. . . and the trouble it gets you into.
Ana Coqui is doing weekly #RomBkLove prompts on Twitter, and this week’s is about summer reading. (I’m grateful to Ana for starting this because I have enjoyed having more book talk in my Twitter feed again). I responded that summer is when I have the time and energy for longer, more complex books and reading projects. It’s during the school year that I’m more likely to need the break of “beach reads.”
And that project reading is the trouble I’m in.
I’d resolved to read TBR only for the rest of the summer, but then I mentioned in my #RomBkLove tweet that last year I’d read some of the Man Booker longlist–I thought I might read the whole thing, but because work ramps up with a vengeance in late August, that proved too much. Rosario, who usually reads some, asked me if I was going to try again. And I am, because this year’s list, announced last week, looks pretty interesting. So far I have read zero and own one (Colson Whitehead’s Underground Railroad on audio). Now I have ordered four from Book Depository and requested the rest from my library. See? Trouble.
This could spell disaster for my other summer reading project, Summer of Lymond 2. I got about 1/4 of the way through Dorothy Dunnett’s Queen’s Play on vacation. So there are still 300 pages of that left to go. . . . I feel a little over-burdened now. But I am reminding myself that all of this is For Fun. If I’m not enjoying a Man Booker reading, I can quit. (That’s easy for the library books. And the ones I bought can join the ones I didn’t read from last year on my poor ignored TBR).
What Else I Read on Vacation (Not As Much As I Wanted/Planned!)
Without You There Is No Us, by Suki Kim Kim spent about 6 months in North Korea teaching English to the sons of the elite at PUST, a university funded and largely staffed by Western Evangelical Christians. She had reported from North Korea before and was essentially undercover during her time at PUST. A Korean-American, Kim had relatives in both her parents’ families who were trapped in the North during the war and never heard from again. She reflects on this history and what it means to her as well as the lives of her students–which remain largely opaque to her, despite how close she is to them in some ways. It’s a fascinating read and especially thoughtful on the paranoia and protective lying fostered by life in a totalitarian society. Not only can Kim not really know her students, can they ever know or trust each other?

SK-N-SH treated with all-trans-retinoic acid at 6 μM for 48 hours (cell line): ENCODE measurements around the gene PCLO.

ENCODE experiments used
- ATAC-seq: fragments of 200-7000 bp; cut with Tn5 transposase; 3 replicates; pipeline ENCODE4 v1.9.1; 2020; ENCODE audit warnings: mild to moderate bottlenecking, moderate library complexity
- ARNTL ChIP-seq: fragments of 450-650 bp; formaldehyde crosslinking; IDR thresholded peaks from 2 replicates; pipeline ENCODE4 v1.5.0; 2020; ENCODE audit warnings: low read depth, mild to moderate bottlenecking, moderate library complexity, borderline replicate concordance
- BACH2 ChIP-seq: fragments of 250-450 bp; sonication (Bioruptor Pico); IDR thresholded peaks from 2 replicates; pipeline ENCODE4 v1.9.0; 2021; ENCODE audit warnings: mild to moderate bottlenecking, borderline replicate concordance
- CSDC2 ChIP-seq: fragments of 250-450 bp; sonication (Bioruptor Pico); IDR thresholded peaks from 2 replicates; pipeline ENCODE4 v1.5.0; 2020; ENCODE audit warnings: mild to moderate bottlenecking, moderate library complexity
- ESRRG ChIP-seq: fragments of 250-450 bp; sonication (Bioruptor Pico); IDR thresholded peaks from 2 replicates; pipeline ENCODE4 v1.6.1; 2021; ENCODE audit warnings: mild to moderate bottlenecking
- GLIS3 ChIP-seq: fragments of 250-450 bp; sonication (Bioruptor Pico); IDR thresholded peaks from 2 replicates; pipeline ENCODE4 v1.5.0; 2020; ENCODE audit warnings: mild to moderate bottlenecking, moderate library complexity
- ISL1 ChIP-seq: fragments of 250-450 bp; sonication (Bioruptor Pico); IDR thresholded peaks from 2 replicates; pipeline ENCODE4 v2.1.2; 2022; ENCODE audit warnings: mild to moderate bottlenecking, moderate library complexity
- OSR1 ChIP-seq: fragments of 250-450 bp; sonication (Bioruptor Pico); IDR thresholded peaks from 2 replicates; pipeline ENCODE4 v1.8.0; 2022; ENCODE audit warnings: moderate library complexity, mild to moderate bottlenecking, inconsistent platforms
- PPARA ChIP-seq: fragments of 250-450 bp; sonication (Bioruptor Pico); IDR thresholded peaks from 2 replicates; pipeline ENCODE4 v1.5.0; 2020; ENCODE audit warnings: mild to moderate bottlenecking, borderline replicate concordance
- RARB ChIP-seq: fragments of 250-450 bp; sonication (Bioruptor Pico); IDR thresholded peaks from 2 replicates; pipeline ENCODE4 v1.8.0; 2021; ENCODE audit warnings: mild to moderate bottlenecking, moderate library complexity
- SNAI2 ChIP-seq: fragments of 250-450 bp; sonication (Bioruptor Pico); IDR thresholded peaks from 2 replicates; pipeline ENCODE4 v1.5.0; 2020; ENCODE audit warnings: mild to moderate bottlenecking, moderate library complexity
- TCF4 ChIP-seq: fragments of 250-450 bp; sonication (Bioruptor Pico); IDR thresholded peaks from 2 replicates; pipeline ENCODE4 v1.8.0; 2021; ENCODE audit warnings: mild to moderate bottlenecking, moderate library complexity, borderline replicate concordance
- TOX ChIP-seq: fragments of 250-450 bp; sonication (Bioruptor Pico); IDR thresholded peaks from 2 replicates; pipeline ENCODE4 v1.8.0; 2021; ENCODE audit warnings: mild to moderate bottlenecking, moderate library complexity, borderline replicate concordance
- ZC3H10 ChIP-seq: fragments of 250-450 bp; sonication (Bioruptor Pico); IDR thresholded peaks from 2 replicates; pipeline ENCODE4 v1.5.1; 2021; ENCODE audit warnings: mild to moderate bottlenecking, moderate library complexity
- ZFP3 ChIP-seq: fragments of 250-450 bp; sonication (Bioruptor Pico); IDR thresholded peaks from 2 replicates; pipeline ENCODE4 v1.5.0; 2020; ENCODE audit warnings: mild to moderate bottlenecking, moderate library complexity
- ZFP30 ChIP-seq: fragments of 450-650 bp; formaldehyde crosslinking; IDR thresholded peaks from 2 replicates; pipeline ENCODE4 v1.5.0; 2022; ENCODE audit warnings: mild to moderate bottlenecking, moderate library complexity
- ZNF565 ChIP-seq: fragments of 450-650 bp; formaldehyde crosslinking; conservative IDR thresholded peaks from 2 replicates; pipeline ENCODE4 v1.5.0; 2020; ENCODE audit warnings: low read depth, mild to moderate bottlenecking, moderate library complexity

Heaven’s Queen, by Rachel Bach This is the third in Bach’s Paradox space opera trilogy, and made great plane reading as it’s action-oriented. It has been a couple of years since I read Book 2, and while the Save the World plot came back to me well enough to be swept along in the big denouement, I think I would have been more engaged in the human stakes and the resolution of the romance plot if I’d remembered details about past events better. It was still a fun end to an enjoyable series, with a kick-ass mercenary soldier heroine who has to grapple with moral decisions and find a way foward other than ass-kicking (though there’s plenty of well-written action, too).
About Those Man Booker Books
The ones I would probably have read anyway:
- Zadie Smith, Swing Time
- Colson Whitehead, Underground Railroad
- George Saunders, Lincoln in the Bardo
The one I’d never heard of that I’m most interested in:
- Fiona Mozley, Elmet sometimes the best thing about prize lists are the quirky books that you wouldn’t otherwise discover/read (Paul Kingsnorth’s The Wake was that book a few years ago). This a debut novel that Mozley wrote while in a PhD program.
The ones I am least likely to get to:
- Sebastian Barry, Days Without End Cross-dressing Irishmen in 19th century America who adopt a Sioux girl, the horrors of war. One problem with these lists for me is that the books are often pretty dark. (I haven’t read Barry before and the fact that he writes about people in these same two families in multiple books is intriguing).
- Paul Auster, 4 3 2 1 Because it’s like 800 pages. Doubtful.
The one I thought I wasn’t going to read until Frances of the Shadow (Wo)man Booker Panel bloggers said it was her favorite so far:
I’ll report as I go and look forward to seeing what other longlist readers have to say. The best thing about a project like this is following the conversation. And I hope to have something to say about Lymond 2 soon as well. I’d better get reading!